As an example, Ted told us about recent research which “identified an opportunity to reduce the amount of radiation breast cancer patients were receiving” and led to clinical guidance on reducing radiation by 50 percent across the province. “We asked our breast cancer learning health system whether our oncologists were actually following this guidance, and sure enough when we asked that question across the cohort we saw that they were.”

Another example of how this might be used include testing the belief of oncologists that a particular combination of chemotherapy agents in a particular pattern of practice offers fewer side effects. “You can look across the cohort and see whether that’s true, that you do get fewer complications if you deliver the dose in this way.”

The network has hopes to use AI and other tools in this space, Ted added, to help advance the delivery of healthcare and improve the effectiveness of providers.

CREATE at Hamilton Health Sciences

We moved on to discuss the CREATE (CentRE for dAta science and digiTal hEalth) programme at Hamilton Health Sciences, founded in 2019 to “support research and innovation”.

Ted shared that the CREATE program is made up of “about 25 software solutions architects, developers, data scientists and data engineers; together they create new solutions to challenging problems.”

He explained: “It’s not about just building an AI model; it’s about building an AI model that can actually be implemented as an enterprise software product. Through CREATE, we bring teams together to work collaboratively on projects so that we can scale them up.”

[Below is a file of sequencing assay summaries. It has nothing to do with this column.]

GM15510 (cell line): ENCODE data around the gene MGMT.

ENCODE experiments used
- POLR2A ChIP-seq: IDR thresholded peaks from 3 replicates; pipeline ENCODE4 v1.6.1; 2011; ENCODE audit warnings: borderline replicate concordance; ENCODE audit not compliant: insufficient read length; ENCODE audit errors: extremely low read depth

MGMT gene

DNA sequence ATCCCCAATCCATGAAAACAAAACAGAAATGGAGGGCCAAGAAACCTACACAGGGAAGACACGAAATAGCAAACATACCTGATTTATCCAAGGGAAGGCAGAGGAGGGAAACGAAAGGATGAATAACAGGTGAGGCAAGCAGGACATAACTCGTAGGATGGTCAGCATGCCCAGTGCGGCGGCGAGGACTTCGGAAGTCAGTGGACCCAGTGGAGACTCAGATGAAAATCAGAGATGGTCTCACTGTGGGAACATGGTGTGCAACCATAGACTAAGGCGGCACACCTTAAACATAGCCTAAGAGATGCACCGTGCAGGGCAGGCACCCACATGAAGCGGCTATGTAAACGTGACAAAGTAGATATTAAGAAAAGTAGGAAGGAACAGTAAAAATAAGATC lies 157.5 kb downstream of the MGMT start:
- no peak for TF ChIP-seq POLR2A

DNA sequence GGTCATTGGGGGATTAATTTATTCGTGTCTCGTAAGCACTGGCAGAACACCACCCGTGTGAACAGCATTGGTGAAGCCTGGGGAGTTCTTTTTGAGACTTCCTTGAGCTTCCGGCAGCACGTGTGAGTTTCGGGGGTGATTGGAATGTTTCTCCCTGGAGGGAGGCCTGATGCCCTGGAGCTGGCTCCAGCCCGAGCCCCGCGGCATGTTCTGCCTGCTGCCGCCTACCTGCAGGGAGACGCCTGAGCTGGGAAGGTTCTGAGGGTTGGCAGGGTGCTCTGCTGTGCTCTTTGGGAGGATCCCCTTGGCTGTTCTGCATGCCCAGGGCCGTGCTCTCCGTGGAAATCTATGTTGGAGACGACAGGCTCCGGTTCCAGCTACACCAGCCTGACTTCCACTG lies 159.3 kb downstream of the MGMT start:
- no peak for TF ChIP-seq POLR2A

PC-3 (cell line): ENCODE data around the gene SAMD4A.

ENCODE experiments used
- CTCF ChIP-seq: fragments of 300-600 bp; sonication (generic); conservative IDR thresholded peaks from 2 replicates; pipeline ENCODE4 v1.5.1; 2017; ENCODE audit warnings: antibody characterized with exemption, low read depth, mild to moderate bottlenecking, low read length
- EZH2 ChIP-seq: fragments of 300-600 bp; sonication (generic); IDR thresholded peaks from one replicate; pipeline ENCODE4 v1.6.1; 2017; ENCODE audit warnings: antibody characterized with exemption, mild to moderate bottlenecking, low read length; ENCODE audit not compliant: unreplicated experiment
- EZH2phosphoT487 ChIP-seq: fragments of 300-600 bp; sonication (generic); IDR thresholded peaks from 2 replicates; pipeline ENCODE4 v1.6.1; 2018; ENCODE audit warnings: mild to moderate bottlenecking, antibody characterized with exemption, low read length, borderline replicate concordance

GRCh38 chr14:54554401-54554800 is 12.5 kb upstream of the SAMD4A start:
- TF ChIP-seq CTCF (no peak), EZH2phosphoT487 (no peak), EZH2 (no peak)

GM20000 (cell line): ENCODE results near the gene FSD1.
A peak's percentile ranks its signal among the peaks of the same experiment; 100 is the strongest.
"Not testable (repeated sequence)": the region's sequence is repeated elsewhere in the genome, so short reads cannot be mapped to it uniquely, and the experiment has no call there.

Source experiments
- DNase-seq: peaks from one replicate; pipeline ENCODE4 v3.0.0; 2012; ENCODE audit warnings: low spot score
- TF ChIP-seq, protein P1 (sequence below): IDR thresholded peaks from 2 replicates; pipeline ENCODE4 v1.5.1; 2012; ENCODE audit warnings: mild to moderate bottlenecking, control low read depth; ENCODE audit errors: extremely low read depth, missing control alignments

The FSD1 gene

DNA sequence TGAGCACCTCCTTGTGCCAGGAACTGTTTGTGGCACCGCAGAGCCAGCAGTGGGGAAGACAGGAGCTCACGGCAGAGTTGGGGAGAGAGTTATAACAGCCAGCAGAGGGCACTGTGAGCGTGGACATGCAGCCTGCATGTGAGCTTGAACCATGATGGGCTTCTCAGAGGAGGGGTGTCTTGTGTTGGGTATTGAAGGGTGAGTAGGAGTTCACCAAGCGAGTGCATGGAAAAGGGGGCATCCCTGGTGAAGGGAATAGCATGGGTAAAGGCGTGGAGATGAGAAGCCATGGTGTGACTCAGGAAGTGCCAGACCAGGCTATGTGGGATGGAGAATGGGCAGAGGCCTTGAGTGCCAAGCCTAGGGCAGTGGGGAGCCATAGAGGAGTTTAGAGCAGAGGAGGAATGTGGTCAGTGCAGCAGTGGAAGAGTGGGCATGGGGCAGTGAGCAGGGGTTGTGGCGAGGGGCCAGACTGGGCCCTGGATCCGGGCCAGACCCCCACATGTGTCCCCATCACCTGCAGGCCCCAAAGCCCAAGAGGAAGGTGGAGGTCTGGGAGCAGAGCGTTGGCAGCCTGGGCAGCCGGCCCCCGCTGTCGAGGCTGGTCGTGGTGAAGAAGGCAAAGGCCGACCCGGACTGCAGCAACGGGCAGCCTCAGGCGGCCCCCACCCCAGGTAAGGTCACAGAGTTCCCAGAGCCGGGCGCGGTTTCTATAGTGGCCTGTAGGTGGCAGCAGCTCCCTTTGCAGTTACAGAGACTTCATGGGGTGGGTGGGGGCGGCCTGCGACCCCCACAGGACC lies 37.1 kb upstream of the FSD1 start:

As an example, Ted shared that one of the network’s clinician scientist partners, cardiologist JD Schwalm, noticed in his research that the cardiac catheterisation lab was “over-testing with an invasive test with about half of our patients. That is both expensive and somewhat risky for patients. With that in mind, we took 10 years of provincial data and referral data and built an AI decision support tool, CarDIA-AI, to better stream those patients to non-invasive tests. In this way, we can reduce the risk to the patient and also drive down costs to the effect of $1 million for our site alone.”

The model is currently undergoing testing, according to Ted, and “ultimately it will be released into the commercial space as a resource to enhance the effectiveness of health systems. That is something that CREATE has been very excited about, because it really shows the strength of bringing enterprise architecture and solutions developers together with AI scientists to create bigger impacts.”

Global health collaborations and the outlook for health tech in Canada

Ted has experience in developing global health collaborations, including working on the World Health Organisation’s Global Strategy on Digital Health. We asked him to share a little about this, as well as his perspective on digital health in Canada on a wider scale.